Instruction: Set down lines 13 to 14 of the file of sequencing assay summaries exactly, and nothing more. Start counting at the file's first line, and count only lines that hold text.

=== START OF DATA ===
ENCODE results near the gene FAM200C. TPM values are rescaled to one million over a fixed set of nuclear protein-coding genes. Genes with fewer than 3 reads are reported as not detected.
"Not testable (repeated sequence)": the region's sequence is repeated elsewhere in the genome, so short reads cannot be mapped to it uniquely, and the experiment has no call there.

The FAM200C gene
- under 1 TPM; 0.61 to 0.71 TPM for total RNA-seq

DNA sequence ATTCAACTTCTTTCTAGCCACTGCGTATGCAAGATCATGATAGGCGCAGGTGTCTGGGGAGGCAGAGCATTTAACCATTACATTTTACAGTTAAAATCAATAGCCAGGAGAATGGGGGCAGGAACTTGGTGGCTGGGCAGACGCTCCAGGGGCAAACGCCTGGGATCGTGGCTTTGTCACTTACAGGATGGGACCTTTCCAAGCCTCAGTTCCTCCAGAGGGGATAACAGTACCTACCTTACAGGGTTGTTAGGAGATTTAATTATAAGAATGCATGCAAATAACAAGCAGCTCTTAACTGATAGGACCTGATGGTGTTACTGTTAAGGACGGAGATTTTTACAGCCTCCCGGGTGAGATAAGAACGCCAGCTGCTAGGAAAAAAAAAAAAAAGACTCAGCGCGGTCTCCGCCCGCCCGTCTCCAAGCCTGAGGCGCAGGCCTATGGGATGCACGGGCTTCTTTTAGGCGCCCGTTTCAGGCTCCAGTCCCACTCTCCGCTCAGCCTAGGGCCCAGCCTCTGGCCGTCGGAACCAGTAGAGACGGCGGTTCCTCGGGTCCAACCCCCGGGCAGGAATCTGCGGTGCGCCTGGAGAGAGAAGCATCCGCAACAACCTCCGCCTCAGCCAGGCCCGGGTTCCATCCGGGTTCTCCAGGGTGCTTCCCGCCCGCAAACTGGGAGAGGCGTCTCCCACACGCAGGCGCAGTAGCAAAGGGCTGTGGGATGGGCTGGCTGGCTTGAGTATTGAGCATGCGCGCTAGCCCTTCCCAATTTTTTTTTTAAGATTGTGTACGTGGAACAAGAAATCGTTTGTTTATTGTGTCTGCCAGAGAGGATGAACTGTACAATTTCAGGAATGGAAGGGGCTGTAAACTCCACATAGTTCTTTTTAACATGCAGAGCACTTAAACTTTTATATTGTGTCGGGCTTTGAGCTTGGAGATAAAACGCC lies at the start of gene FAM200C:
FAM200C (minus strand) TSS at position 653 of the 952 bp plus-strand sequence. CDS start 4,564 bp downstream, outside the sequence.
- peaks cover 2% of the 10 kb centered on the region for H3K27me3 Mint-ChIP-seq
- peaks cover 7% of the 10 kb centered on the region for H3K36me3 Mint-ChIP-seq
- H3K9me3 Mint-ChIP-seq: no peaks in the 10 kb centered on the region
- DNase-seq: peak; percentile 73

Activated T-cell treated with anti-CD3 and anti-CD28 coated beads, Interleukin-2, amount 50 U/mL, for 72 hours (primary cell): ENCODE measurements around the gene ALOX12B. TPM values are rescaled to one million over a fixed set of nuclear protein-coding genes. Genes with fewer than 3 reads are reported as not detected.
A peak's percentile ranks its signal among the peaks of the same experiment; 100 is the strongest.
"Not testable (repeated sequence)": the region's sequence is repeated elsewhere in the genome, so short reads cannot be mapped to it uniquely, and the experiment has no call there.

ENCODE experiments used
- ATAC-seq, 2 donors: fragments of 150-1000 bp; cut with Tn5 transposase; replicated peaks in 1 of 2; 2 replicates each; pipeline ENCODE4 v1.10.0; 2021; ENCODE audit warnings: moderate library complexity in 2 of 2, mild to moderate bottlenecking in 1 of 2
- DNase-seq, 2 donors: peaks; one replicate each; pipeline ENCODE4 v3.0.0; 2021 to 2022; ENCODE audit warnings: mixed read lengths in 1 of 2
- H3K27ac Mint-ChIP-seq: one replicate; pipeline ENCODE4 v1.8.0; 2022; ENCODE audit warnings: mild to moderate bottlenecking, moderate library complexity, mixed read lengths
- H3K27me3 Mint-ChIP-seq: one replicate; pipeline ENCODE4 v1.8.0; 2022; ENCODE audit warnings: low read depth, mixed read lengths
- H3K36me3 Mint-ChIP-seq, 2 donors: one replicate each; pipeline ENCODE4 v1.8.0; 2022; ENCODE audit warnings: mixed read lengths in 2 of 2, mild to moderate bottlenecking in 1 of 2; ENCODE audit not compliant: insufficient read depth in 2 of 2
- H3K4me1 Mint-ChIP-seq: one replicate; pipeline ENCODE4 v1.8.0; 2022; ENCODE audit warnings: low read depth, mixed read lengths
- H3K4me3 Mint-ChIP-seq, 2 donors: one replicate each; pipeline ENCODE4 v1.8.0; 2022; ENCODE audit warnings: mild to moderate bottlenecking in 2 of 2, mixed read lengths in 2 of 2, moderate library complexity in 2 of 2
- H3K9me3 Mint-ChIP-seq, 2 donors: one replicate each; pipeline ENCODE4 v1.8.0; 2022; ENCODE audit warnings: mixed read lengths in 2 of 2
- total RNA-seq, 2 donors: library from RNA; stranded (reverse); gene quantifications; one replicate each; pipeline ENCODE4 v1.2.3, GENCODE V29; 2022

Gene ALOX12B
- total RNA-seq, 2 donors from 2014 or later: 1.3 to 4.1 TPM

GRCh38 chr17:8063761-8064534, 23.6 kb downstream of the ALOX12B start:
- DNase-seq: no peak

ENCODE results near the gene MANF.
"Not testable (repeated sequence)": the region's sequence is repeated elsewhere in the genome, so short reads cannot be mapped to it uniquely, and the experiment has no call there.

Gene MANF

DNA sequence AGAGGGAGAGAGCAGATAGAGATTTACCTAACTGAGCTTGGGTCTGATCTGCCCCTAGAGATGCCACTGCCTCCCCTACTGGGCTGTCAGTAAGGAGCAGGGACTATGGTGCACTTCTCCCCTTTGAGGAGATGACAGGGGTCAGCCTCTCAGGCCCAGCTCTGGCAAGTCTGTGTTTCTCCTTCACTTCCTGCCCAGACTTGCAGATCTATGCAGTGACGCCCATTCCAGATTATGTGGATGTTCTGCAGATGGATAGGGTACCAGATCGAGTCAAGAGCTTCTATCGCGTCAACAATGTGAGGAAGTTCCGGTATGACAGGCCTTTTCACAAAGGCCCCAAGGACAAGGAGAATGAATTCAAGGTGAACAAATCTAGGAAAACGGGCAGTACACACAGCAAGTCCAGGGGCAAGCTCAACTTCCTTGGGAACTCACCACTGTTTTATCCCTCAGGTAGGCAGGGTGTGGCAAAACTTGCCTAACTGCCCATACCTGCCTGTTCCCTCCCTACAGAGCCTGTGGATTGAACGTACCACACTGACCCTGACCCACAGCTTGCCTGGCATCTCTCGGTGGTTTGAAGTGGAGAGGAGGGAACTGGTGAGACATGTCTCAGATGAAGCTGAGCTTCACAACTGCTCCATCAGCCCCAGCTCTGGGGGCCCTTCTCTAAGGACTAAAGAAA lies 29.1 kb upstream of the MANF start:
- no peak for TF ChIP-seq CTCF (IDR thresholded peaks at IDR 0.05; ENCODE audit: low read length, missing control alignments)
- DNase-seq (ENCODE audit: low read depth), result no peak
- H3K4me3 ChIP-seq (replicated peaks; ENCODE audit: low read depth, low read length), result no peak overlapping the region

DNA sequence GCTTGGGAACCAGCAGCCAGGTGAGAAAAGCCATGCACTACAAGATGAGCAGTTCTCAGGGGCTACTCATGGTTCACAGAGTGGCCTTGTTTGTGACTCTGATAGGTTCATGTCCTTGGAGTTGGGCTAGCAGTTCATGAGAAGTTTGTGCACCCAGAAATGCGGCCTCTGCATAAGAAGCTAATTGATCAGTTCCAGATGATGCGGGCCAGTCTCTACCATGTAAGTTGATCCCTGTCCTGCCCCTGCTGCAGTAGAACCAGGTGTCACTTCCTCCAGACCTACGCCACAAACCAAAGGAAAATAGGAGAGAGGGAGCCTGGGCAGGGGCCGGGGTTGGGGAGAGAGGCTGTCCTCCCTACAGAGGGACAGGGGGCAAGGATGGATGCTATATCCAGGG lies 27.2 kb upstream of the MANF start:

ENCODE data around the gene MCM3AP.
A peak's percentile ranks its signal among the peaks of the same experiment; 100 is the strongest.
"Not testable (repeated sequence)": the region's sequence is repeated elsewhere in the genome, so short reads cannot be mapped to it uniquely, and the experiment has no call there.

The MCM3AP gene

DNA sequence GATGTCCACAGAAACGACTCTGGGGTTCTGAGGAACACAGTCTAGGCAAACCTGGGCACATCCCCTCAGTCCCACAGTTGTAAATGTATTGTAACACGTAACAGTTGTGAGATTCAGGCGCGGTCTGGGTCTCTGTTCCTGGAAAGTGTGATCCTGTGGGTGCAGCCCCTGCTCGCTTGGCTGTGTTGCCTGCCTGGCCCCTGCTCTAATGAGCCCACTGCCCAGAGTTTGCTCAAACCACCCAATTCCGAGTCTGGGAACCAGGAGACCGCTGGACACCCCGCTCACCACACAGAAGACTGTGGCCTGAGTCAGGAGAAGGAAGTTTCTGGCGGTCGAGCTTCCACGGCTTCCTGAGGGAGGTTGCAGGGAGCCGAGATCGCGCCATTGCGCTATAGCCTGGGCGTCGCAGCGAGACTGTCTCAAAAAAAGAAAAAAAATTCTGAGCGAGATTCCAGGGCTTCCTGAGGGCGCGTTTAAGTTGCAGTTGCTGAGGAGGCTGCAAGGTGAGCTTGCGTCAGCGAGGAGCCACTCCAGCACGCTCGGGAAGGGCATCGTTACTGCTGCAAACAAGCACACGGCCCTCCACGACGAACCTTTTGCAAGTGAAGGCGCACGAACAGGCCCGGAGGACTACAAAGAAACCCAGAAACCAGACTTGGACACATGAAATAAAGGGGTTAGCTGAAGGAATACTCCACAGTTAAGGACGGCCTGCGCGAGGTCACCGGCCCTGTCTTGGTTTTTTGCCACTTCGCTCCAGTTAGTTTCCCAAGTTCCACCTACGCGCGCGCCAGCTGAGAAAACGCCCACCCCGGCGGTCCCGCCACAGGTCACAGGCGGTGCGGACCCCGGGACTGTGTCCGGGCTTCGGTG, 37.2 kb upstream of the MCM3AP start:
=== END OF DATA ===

"Not testable (repeated sequence)": the region's sequence is repeated elsewhere in the genome, so short reads cannot be mapped to it uniquely, and the experiment has no call there.

ENCODE experiments used